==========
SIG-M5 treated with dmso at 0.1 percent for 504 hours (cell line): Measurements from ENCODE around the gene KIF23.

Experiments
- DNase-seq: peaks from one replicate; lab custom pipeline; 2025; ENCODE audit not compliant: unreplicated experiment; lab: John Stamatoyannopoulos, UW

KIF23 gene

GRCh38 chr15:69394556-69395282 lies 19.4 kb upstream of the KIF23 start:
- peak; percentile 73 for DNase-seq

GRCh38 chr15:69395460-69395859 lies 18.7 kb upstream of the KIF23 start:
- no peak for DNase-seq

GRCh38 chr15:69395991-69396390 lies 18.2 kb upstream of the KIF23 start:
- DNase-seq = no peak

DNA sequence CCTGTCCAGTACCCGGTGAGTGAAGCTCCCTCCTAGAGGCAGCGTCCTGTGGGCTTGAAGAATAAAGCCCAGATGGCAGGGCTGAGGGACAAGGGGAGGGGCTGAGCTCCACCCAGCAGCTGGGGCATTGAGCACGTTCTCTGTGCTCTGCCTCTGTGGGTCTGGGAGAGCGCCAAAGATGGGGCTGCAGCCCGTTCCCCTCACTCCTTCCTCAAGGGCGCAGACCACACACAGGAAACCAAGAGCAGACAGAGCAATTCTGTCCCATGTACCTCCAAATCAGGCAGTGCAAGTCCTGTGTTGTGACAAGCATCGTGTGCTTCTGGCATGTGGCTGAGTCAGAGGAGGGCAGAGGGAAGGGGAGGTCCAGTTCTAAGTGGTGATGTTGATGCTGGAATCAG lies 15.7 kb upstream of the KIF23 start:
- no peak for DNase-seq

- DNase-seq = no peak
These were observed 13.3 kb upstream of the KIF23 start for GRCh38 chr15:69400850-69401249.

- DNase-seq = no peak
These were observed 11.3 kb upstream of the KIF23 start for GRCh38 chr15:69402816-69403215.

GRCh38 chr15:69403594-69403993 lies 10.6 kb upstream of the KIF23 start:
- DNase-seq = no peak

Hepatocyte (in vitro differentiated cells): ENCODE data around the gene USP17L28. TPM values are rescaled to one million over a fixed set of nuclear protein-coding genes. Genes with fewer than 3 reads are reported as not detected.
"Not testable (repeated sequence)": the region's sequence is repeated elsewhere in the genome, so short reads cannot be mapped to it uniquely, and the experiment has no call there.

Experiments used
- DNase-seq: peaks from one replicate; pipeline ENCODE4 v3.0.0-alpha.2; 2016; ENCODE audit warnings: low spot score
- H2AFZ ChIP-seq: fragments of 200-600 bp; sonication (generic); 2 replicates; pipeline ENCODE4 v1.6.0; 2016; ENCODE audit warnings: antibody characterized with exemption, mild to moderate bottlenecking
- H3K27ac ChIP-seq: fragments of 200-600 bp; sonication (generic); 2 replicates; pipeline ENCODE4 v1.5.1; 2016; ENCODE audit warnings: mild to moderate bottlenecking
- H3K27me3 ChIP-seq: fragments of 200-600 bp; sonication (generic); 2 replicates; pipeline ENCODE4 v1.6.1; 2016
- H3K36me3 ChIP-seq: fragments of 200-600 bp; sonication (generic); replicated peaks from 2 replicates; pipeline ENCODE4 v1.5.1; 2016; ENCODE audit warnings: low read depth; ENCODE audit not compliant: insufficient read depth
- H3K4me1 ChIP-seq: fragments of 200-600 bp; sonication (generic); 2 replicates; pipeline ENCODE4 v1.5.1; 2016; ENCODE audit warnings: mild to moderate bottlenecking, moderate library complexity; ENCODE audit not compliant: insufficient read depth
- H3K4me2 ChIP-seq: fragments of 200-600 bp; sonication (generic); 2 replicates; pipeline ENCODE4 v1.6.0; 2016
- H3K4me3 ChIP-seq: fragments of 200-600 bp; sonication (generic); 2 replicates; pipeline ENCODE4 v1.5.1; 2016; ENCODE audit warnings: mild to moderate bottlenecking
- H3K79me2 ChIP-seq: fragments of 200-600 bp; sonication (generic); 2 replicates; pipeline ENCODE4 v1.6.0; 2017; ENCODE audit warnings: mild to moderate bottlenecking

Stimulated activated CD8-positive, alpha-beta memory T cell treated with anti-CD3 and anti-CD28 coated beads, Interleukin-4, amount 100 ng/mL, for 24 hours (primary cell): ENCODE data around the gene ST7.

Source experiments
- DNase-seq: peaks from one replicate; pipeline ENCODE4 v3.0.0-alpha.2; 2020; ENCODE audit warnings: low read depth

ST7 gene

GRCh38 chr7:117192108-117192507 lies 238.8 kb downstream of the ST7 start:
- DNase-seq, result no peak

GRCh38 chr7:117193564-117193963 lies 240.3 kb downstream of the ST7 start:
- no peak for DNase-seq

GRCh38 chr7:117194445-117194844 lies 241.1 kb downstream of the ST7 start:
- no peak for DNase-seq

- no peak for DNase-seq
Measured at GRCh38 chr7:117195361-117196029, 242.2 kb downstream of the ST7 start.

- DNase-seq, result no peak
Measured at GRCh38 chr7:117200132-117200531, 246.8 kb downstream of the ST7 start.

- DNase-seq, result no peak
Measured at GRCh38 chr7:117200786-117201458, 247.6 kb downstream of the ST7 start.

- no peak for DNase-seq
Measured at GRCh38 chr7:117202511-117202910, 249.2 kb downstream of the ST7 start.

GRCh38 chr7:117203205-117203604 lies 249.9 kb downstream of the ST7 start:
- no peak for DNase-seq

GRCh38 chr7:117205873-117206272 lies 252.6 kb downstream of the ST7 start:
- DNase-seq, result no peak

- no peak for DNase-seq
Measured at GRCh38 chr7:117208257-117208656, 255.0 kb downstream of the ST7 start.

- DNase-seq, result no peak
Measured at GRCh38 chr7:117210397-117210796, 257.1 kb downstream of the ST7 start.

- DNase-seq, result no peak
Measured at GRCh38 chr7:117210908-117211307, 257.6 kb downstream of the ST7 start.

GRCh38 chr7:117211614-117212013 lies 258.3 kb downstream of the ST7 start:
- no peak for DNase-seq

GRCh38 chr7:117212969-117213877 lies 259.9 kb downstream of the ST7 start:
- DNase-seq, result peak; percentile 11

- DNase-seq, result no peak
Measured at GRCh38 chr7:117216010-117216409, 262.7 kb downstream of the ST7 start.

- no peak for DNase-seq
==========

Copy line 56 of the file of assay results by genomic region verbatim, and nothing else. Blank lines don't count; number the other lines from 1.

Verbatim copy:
Measured at GRCh38 chr7:117210397-117210796, 257.1 kb downstream of the ST7 start.